Born in Nigeria and raised in Ohio, Odili Donald Odita (b. 1966, Enugu, Nigeria; lives Philadelphia and New York) has been developing this body of work for 10 years, at which time he was engaged, along with critic Olu Oguibe and curator Okwui Enwezor, in bringing African and diasporic art practices to critical attention through the publication NKA, Journal of Contemporary African Art.
Odili Donald Odita’s large-scale, abstract wall paintings operate at the intersection of Western modernism and African culture. Borrowing strategies of destabilized perception from Op art—a tradition condemned by formalist criticism—and adding narrative and multicultural inflection, Odita both embraces and critiques the modernist tradition. His vast, animated expanses of fractured, rhythmic planes, equally informed by television test band patterns, African textiles, post-colonial discourse, sensory overload, and digital technology, speak to a contemporary experience of dislocation and decenteredness.
Third Color – Third Space
“Color in itself has the possibility of mirroring the complexity of the world as much as it has the potential for being distinct.”
The organization and patterning in the paintings are of my own design. I continue to explore in the paintings a metaphoric ability to address the human condition through pattern, structure and design, as well as for its possibility to trigger memory. The colors I use are personal: they reflect the collection of visions from my travels locally and globally. This is also one of the hardest aspects of my work as I try to derive the colors intuitively, hand-mixing and coordinating them along the way. In my process, I cannot make a color twice – it can only appear to be the same. This aspect is important to me as it highlights the specificity of differences that exist in the world of people and things.
“What is most interesting to me is a fusion of cultures where things that seem faraway and disparate have the ability to function within an almost seamless flow. The fusion I seek is one that can represent a type of living within a world of difference. No matter the discord, I believe through art there is a way to weave the different parts into an existent whole, where metaphorically, the notion of a common humanity can be understood as real.”
I want to expand upon painting to reinvestigate its inherent means, as well as contribute to its ongoing intellectual future. My commitment to painting has come with a growing understanding of quality and beauty that can be found through painting, and how beauty, when actualized, can communicate a complete consciousness.
Here is Now
At this time, I am still interested in how my paintings can look like the scrambled reception from a television set, a disconnect from recognizable imagery, and yet giving one the sense of a familiarity located deep within one’s own culture. In our overly mediated reality, I am all too aware of television and its doctored way of transmitting the information we consume on a minute-by-minute basis – a type of socio/cultural information that can successfully influence us in the ways that we think, act, see and feel within our environment. It is my intent to mimic this format through painting, but in my way the subversion I wish to conduct is a type of communication that speaks of and for Africa. African culture is so interregnal to western culture, and yet the continent continues to exist as a region denigrated in the mind of the entire world. I wish to re-channel the negative thinking around Africa, speak from the center of its present-ness, and expand upon what I know and understand about the history of this amazing and unquantifiable place.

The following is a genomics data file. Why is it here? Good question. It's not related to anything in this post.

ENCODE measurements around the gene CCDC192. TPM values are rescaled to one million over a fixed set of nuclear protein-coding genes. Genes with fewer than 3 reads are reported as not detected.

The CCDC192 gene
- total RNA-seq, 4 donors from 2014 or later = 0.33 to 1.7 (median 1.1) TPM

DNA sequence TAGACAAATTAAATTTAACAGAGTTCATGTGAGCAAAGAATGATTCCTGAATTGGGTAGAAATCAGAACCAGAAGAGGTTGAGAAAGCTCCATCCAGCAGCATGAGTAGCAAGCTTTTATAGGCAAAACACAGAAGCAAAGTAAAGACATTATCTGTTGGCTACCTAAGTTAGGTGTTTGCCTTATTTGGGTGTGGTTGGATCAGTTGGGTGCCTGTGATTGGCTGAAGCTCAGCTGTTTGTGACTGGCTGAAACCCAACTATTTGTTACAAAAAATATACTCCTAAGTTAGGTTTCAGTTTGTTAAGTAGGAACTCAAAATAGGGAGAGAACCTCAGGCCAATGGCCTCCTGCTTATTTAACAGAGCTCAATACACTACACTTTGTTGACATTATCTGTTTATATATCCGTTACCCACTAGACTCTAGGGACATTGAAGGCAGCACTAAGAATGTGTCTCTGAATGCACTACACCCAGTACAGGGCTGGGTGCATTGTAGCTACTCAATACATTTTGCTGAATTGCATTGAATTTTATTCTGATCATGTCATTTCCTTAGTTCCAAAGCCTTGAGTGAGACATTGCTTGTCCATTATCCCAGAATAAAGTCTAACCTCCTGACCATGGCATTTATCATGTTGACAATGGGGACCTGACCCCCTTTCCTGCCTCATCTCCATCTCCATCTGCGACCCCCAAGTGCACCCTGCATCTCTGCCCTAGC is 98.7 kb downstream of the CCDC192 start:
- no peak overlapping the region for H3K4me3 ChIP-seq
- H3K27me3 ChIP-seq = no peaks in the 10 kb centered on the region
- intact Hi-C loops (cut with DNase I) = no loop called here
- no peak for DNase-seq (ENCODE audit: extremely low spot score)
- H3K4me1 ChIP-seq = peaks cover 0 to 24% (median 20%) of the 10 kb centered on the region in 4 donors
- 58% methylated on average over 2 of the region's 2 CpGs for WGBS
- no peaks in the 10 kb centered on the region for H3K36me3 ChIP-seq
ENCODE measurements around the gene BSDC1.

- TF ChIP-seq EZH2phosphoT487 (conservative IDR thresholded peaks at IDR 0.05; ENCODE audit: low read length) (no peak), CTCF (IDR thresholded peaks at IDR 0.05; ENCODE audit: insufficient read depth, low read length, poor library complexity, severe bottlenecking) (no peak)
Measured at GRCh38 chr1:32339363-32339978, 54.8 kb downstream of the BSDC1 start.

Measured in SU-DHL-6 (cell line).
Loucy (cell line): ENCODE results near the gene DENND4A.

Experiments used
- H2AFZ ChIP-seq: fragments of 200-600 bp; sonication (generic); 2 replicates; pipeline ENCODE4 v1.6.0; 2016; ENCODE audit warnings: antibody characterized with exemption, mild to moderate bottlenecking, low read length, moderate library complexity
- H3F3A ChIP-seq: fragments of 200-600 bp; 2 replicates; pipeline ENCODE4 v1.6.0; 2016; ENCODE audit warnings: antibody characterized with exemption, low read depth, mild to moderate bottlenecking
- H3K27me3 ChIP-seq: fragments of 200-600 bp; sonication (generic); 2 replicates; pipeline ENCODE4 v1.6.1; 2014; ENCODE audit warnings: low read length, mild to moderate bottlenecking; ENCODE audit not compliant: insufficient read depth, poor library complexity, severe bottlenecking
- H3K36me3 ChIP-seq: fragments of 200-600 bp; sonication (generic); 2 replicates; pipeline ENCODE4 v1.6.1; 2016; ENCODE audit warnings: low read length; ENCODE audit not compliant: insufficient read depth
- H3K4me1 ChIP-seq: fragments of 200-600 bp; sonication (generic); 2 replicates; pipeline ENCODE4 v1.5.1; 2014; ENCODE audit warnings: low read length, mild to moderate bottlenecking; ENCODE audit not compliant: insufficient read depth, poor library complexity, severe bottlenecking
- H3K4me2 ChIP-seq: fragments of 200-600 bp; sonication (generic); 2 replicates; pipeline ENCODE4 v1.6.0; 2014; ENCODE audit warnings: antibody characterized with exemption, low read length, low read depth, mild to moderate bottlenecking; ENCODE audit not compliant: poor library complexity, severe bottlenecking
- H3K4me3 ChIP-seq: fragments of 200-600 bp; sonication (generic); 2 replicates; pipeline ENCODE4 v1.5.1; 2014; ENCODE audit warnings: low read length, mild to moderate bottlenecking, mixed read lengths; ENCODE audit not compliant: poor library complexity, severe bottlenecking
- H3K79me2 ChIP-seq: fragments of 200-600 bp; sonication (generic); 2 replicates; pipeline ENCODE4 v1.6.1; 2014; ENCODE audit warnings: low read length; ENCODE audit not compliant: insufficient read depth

-Odili Donald Odita
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‘Distant Relatives/Relative Distance’ at Michael Stevenson Contemporary
By Linda Stupart
Continuing on the big Modernist painting theme are Odili Donald Odita’s large abstract paintings, Attention and The Space Between Things. Odita is possibly the most famous of the artists on show and in what appears to me to be an ‘Emperor’s New Clothes’ scenario, critic after critic explains that while Odita’s paintings may look exactly like hard-edge abstract paintings from the 60’s, they’re actually not at all similar. Olu Oguibe, for example, stated: ‘Odita rejects as vacuous, indeed non-existent, the kind of formalist or so-called “pure” abstraction promoted at mid-century especially in America, and insists instead that “all visual materials are culturally grounded, and it is important to recognize where their meaning is derived from.”‘ As such, the artist may denounce notions of ‘pure’ abstraction, acknowledging that colour and shape itself induce culturally coded responses; however, he is still producing big abstract paintings that communicate to me little other than big abstract paintings.
In the catalogue to the exhibition, Odita states that the paintings come from the artist’s ‘intellectual rumination for television [as a] cultural brainwashing device’ and also points out that his images, unlike traditional abstract paintings, ‘refer to something outside the work’, an assertion justified largely by the artist’s compositional devices that lead the eye to the outside of the picture frame. While it’s likely that Michael Stevenson Contemporary included this artist in the show for his international renown, the fact that his paintings contain shapes that sometimes lead off the edge of the picture plane does not seem enough for him to fit thematically into an exhibition that is ostensibly about its artists’ relationships to home, Africa and their own personal, cultural and political identity.